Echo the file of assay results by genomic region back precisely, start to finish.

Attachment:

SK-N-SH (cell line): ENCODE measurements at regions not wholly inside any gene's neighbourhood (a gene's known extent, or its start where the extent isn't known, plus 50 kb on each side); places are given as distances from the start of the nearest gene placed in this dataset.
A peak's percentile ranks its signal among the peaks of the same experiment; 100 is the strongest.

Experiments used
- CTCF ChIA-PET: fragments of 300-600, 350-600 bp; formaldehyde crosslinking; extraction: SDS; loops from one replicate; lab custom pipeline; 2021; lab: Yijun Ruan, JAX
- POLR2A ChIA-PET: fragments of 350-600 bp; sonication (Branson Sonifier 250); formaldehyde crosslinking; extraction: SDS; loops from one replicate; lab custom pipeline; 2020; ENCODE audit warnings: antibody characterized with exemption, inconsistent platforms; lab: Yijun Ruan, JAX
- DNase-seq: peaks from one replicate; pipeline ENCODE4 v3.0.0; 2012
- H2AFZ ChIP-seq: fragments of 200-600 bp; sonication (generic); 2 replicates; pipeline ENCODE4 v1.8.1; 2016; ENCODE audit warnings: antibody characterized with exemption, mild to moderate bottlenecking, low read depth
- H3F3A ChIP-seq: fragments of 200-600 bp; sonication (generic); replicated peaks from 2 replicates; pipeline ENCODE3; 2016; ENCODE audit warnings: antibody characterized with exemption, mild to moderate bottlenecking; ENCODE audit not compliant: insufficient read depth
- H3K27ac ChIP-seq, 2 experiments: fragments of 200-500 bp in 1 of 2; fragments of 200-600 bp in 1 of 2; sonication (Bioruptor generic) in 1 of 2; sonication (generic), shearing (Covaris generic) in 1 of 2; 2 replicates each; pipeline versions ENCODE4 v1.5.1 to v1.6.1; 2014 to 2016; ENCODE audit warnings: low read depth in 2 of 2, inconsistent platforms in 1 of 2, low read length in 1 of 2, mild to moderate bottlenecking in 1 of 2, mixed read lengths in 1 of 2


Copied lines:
SK-N-SH (cell line): ENCODE measurements at regions not wholly inside any gene's neighbourhood (a gene's known extent, or its start where the extent isn't known, plus 50 kb on each side); places are given as distances from the start of the nearest gene placed in this dataset.
A peak's percentile ranks its signal among the peaks of the same experiment; 100 is the strongest.

Experiments used
- CTCF ChIA-PET: fragments of 300-600, 350-600 bp; formaldehyde crosslinking; extraction: SDS; loops from one replicate; lab custom pipeline; 2021; lab: Yijun Ruan, JAX
- POLR2A ChIA-PET: fragments of 350-600 bp; sonication (Branson Sonifier 250); formaldehyde crosslinking; extraction: SDS; loops from one replicate; lab custom pipeline; 2020; ENCODE audit warnings: antibody characterized with exemption, inconsistent platforms; lab: Yijun Ruan, JAX
- DNase-seq: peaks from one replicate; pipeline ENCODE4 v3.0.0; 2012
- H2AFZ ChIP-seq: fragments of 200-600 bp; sonication (generic); 2 replicates; pipeline ENCODE4 v1.8.1; 2016; ENCODE audit warnings: antibody characterized with exemption, mild to moderate bottlenecking, low read depth
- H3F3A ChIP-seq: fragments of 200-600 bp; sonication (generic); replicated peaks from 2 replicates; pipeline ENCODE3; 2016; ENCODE audit warnings: antibody characterized with exemption, mild to moderate bottlenecking; ENCODE audit not compliant: insufficient read depth
- H3K27ac ChIP-seq, 2 experiments: fragments of 200-500 bp in 1 of 2; fragments of 200-600 bp in 1 of 2; sonication (Bioruptor generic) in 1 of 2; sonication (generic), shearing (Covaris generic) in 1 of 2; 2 replicates each; pipeline versions ENCODE4 v1.5.1 to v1.6.1; 2014 to 2016; ENCODE audit warnings: low read depth in 2 of 2, inconsistent platforms in 1 of 2, low read length in 1 of 2, mild to moderate bottlenecking in 1 of 2, mixed read lengths in 1 of 2